Thursday, 29 May 2008

Tag – you’re it!

Childs play, remember those days well and were still playing it! In a sense this describes how some new piece of technology can be the flavour of the month (actually we should say week, looking at the rate I get email updates on new tools!) or seen to be the ‘tool’ that we can make the best use of in the educational context – and why not? Open up your tool box (your PC!) and see what is available for you to use, a tool may be viewed as of great use to one and be used more in their ‘trade’ in comparison to another. To choose the appropriate tool you will need to have knowledge about how the tool works so you know as to how and where it can be applied (learning task).
My thoughts trailed this way as we are looking into SMS technologies and possible Facebook integration. Maybe this can be raised as part of discussion of informal/formal learning spaces, we can be seen as tagging on ‘spaces’ ‘devices’ as students happen to be using them – mobile phones– tag, social network space – tag, ipod – tag! I’d be interested to hear from students how and which ‘space/device they prefer to be tagged on the most by us! I guess it’s a matter of which learning activity or notifications works best in using these tools. I hope we can elicit this type of data when we make use of such technologies available. We really need to hear the student voice on this e.g. would they want to be texted about every assignment deadlines? I guess with our scale of audience and practitioners the onus has to be left to the tutor to decide. I would hate to think that we would impose (and I don’t think we will) a rule at any level. Issues – Evaluating the effectiveness of these technological tools that surface in our context, which tools are applicable and can be used for which learning tasks? And dare I say processes (contacting students) – through participation and collaborating together this has lead to a number of pathways and opportunities and great developments. For some staff the current technology that they are using for their teaching if not used for some time gets forgotten and thus need refreshing (its human nature, we all forget). We need to be wary and understanding that the array of what’s available does not become a blur. ‘Students happen to be using them’ – this says something about our cultural change in this technological age. We need to be clear on what our role is in this so that we are not ‘gate crashing’! So the process of having pilots, student focus groups are essential to see the viability and usability of applying any ‘e tool’ for learning and its great that we are listening to what students are saying about these tools (i.e. Malcolm Andrew’s Podcast student evaluations – they provide the key as to where the tool can be best applied i.e. revision, lecture synopsis for which we can make recommendations. Alas, let’s not forget the ‘academic’ they too will have to know about the applicability and suitability of the tool and have their say after all it’s their ‘trade’…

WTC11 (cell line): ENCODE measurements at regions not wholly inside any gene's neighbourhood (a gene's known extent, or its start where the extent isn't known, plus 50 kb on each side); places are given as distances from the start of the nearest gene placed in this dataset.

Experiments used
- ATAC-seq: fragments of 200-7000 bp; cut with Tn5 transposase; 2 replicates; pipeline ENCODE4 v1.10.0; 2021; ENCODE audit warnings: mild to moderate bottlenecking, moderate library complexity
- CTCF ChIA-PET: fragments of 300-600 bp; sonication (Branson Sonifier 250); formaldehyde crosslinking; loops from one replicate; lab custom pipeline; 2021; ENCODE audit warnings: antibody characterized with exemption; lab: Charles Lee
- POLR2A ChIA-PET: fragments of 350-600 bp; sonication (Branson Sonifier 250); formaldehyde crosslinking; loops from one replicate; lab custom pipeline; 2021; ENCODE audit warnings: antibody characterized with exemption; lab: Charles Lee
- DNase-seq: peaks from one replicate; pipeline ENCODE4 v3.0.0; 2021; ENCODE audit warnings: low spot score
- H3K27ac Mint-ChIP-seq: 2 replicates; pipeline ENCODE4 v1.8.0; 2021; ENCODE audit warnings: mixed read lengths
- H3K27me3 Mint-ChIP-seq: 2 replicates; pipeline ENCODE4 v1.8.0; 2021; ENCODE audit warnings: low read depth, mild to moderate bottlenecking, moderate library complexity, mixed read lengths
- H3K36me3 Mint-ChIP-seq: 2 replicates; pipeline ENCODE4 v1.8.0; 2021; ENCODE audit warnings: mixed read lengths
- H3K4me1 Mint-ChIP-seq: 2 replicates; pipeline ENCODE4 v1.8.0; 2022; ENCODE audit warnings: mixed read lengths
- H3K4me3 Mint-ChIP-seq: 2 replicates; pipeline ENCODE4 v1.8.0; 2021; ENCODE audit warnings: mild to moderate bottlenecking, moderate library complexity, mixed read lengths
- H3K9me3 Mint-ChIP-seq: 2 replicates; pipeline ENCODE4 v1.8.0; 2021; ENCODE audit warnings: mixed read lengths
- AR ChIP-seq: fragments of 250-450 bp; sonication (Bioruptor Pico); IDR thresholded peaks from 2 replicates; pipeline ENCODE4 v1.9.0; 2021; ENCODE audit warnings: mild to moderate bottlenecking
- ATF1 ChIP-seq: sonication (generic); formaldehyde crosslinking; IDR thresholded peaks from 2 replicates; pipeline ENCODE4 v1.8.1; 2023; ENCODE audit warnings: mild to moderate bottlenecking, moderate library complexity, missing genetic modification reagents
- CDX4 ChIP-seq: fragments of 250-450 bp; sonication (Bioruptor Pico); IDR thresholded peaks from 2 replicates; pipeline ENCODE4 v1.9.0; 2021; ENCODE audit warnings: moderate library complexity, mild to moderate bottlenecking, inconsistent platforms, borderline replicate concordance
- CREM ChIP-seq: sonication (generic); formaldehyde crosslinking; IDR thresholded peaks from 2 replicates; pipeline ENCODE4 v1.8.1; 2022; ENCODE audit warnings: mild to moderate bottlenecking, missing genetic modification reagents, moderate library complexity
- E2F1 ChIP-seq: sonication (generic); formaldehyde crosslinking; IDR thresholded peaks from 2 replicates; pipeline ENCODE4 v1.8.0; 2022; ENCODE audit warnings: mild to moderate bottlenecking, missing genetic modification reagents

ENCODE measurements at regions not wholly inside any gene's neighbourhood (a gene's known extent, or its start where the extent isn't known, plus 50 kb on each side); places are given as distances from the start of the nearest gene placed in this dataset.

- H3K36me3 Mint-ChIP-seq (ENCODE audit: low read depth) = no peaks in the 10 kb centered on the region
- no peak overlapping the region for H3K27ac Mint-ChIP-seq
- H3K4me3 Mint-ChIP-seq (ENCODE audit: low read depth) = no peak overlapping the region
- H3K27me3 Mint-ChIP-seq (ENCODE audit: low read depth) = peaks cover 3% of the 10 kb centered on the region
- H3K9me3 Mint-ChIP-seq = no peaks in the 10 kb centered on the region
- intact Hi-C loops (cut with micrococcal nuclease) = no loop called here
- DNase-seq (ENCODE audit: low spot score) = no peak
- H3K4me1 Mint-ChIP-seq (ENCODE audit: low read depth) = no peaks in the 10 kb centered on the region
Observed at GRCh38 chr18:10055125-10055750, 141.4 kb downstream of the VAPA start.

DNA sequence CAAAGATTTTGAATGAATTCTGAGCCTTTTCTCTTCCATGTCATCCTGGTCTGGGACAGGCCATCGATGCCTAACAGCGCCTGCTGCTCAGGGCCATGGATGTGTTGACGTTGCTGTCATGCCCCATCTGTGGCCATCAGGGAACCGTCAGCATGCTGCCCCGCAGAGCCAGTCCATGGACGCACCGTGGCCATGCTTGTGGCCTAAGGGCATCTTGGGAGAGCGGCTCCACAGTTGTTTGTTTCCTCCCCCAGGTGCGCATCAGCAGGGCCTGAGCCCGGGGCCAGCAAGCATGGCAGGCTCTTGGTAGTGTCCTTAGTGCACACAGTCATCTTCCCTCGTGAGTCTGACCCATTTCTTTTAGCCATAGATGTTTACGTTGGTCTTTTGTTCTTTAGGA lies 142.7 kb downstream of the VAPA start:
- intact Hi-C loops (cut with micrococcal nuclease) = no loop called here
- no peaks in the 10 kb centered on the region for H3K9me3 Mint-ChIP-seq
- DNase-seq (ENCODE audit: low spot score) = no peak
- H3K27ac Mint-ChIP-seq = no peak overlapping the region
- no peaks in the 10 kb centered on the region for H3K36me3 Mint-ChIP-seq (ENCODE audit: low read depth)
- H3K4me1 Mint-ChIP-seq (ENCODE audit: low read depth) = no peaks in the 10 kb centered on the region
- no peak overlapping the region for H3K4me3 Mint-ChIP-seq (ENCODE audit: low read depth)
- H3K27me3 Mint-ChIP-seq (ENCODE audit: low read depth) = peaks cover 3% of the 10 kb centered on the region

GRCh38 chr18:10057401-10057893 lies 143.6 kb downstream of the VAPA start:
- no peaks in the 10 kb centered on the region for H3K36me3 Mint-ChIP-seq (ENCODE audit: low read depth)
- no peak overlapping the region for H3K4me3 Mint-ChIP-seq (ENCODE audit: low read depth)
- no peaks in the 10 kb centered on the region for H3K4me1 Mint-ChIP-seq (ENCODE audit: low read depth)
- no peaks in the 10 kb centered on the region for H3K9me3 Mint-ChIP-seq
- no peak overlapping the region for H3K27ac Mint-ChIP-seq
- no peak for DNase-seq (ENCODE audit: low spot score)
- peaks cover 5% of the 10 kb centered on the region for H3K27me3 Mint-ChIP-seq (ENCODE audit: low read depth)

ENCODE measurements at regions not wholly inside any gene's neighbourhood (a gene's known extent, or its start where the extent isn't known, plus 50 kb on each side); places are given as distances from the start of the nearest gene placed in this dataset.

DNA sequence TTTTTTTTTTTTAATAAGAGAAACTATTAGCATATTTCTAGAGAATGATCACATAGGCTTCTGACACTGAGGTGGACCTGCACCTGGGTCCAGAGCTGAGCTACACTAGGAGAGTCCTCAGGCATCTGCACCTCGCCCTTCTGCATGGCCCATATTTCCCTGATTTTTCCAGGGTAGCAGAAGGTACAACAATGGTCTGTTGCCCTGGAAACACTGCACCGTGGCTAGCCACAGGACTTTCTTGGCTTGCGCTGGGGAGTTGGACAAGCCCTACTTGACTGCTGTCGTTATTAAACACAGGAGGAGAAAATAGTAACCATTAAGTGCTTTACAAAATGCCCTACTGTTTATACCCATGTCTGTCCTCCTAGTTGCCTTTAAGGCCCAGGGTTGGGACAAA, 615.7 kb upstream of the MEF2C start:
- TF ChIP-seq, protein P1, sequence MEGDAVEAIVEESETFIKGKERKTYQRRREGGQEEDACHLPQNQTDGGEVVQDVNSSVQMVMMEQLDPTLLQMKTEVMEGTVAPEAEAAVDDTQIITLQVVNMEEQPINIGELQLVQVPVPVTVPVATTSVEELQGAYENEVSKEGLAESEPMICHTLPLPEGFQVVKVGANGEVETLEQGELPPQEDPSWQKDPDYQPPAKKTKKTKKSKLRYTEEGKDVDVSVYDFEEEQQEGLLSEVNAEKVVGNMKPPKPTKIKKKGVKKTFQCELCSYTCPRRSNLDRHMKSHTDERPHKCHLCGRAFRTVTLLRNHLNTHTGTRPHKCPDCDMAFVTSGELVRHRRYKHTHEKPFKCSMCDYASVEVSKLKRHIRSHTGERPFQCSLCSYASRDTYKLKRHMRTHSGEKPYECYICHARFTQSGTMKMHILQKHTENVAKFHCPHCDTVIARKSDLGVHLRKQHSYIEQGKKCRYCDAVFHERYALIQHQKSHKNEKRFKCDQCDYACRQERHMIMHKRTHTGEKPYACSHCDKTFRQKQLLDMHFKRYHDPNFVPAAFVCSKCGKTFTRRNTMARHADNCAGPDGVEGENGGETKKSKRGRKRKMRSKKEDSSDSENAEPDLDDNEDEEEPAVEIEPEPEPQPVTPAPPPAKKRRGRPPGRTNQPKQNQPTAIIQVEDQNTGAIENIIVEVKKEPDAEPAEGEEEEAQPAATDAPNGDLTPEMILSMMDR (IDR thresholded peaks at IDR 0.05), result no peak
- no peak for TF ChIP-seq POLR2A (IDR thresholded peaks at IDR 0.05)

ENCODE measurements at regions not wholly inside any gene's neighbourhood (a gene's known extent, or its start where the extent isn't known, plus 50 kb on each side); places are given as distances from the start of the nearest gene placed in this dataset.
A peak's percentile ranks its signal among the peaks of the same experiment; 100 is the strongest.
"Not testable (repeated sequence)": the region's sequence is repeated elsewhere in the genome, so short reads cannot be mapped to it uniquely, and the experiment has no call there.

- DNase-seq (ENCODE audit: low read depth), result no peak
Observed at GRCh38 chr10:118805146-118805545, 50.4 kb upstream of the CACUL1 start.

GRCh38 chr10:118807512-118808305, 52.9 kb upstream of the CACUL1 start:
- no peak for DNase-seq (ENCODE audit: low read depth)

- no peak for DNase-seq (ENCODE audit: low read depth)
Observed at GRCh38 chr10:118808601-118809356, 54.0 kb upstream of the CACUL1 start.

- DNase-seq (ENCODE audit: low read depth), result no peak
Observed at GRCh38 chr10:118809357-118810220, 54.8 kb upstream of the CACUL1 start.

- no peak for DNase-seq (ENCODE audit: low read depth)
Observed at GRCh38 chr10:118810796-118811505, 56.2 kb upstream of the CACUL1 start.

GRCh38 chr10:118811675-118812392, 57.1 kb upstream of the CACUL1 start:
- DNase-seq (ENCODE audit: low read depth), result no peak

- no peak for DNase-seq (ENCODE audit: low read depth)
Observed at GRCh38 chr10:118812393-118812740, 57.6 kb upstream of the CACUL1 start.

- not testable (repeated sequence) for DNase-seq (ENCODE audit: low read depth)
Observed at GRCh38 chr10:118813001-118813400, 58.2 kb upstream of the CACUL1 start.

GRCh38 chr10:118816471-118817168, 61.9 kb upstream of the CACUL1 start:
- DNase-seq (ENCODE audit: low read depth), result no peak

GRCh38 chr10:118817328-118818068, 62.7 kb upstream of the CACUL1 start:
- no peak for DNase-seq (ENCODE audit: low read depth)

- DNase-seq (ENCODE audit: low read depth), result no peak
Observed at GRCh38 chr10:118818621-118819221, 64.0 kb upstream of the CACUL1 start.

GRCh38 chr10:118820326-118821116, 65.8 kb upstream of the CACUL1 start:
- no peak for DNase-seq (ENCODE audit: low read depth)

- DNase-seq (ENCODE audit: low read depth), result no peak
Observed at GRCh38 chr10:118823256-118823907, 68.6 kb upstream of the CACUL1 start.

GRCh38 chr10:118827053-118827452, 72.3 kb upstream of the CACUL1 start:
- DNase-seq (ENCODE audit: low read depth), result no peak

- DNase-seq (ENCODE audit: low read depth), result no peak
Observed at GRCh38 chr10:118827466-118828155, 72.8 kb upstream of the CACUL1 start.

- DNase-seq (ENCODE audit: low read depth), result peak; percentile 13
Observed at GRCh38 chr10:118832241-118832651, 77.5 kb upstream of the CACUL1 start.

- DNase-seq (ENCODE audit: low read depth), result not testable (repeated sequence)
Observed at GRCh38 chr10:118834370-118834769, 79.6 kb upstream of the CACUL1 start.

No comments: